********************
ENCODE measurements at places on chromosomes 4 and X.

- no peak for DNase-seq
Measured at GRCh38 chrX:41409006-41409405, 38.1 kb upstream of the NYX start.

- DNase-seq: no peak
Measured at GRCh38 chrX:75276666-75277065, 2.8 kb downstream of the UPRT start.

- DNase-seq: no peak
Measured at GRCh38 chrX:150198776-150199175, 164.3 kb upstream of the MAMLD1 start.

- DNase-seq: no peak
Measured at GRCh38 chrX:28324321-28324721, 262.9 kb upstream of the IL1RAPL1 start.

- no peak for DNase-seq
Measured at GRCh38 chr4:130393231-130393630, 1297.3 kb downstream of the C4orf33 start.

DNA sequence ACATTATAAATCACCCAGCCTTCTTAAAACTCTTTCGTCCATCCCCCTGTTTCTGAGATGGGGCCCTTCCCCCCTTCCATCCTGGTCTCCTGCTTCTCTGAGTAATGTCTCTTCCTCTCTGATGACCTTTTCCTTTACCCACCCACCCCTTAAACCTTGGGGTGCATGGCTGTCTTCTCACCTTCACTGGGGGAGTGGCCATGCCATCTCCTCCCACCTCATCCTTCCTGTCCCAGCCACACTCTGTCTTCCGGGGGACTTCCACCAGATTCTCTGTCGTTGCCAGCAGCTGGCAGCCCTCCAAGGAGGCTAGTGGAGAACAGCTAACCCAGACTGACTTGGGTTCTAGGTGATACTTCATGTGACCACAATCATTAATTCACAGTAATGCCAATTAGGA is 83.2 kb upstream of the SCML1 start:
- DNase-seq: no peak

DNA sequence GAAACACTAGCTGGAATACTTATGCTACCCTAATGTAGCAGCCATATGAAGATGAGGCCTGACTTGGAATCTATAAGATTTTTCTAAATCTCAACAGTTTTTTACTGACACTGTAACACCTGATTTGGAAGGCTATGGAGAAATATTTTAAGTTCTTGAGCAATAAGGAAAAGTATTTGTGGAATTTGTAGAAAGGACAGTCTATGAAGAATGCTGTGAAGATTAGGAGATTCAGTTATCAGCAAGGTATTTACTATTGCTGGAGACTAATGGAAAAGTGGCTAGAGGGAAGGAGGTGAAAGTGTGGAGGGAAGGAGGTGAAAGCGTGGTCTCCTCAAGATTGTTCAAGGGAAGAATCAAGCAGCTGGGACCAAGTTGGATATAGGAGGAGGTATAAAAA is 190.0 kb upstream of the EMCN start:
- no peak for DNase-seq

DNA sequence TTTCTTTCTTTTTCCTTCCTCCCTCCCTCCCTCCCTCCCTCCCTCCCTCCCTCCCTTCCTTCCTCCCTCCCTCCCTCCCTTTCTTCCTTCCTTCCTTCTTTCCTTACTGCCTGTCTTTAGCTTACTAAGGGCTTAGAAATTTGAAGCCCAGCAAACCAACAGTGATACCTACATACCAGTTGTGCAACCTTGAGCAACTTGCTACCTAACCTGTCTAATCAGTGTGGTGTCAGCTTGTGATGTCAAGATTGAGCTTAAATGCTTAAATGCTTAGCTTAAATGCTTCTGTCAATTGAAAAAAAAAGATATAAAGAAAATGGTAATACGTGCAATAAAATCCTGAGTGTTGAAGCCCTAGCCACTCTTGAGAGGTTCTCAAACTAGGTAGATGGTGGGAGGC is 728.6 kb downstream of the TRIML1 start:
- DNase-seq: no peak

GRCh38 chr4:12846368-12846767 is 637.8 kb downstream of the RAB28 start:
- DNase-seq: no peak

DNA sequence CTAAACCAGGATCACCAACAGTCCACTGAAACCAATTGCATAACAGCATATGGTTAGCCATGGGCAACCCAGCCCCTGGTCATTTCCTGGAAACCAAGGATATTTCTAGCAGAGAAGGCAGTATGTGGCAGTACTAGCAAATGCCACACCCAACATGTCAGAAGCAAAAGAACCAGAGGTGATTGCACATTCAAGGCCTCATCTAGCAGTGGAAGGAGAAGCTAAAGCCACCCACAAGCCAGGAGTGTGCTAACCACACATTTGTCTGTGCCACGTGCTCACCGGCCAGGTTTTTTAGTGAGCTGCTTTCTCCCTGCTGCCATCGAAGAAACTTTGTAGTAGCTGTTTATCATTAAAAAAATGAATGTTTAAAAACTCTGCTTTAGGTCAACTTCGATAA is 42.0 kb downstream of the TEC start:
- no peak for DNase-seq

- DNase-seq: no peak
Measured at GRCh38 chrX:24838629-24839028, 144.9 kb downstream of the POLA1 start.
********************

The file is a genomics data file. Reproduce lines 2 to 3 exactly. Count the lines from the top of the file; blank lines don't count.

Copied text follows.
- no peak for DNase-seq
Measured at GRCh38 chrX:41409006-41409405, 38.1 kb upstream of the NYX start.